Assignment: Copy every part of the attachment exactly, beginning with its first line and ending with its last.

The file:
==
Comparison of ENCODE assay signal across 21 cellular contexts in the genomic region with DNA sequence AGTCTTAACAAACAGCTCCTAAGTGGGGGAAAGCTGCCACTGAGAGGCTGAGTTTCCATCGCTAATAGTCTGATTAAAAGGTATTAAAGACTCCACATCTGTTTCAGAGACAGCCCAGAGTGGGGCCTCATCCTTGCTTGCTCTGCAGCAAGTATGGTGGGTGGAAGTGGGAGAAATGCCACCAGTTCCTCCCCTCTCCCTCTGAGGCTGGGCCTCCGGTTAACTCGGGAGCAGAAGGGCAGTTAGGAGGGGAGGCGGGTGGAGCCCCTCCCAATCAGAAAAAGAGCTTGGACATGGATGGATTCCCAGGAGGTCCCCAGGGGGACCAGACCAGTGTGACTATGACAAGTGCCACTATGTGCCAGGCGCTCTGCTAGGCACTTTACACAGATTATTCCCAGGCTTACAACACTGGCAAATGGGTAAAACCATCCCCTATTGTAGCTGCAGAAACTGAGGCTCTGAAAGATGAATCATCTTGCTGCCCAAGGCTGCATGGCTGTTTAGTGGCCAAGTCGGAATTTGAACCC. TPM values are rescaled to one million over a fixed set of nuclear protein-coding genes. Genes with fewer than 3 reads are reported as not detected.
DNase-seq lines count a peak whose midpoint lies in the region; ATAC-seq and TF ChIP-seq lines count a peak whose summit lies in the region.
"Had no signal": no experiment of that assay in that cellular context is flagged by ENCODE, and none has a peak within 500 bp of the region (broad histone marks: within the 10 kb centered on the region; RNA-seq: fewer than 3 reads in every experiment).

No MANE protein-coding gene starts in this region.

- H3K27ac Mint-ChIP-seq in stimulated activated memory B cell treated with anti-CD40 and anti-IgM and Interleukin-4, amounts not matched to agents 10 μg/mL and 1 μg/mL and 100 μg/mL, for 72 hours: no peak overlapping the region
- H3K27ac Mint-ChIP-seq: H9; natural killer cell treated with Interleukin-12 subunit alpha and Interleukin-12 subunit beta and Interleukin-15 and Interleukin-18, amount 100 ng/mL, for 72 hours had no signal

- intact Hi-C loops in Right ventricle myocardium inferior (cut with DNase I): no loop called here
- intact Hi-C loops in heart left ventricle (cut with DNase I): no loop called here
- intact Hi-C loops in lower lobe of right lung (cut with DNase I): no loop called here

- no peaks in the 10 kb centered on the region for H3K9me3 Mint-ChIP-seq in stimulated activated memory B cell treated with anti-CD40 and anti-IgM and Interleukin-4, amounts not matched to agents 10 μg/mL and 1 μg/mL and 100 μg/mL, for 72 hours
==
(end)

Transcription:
Comparison of ENCODE assay signal across 21 cellular contexts in the genomic region with DNA sequence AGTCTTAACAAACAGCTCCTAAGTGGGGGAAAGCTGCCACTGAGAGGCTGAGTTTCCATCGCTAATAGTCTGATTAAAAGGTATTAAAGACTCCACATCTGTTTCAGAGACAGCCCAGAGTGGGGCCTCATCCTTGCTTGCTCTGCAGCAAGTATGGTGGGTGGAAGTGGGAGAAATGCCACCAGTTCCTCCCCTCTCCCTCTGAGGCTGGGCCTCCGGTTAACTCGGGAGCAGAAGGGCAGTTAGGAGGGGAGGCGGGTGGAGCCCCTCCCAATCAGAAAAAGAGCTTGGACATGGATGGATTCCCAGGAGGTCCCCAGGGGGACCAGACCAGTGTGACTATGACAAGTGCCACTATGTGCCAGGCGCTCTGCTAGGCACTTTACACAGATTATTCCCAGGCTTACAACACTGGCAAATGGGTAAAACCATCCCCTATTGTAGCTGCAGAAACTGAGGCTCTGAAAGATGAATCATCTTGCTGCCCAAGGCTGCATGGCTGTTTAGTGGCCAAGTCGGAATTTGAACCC. TPM values are rescaled to one million over a fixed set of nuclear protein-coding genes. Genes with fewer than 3 reads are reported as not detected.
DNase-seq lines count a peak whose midpoint lies in the region; ATAC-seq and TF ChIP-seq lines count a peak whose summit lies in the region.
"Had no signal": no experiment of that assay in that cellular context is flagged by ENCODE, and none has a peak within 500 bp of the region (broad histone marks: within the 10 kb centered on the region; RNA-seq: fewer than 3 reads in every experiment).

No MANE protein-coding gene starts in this region.

- H3K27ac Mint-ChIP-seq in stimulated activated memory B cell treated with anti-CD40 and anti-IgM and Interleukin-4, amounts not matched to agents 10 μg/mL and 1 μg/mL and 100 μg/mL, for 72 hours: no peak overlapping the region
- H3K27ac Mint-ChIP-seq: H9; natural killer cell treated with Interleukin-12 subunit alpha and Interleukin-12 subunit beta and Interleukin-15 and Interleukin-18, amount 100 ng/mL, for 72 hours had no signal

- intact Hi-C loops in Right ventricle myocardium inferior (cut with DNase I): no loop called here
- intact Hi-C loops in heart left ventricle (cut with DNase I): no loop called here
- intact Hi-C loops in lower lobe of right lung (cut with DNase I): no loop called here

- no peaks in the 10 kb centered on the region for H3K9me3 Mint-ChIP-seq in stimulated activated memory B cell treated with anti-CD40 and anti-IgM and Interleukin-4, amounts not matched to agents 10 μg/mL and 1 μg/mL and 100 μg/mL, for 72 hours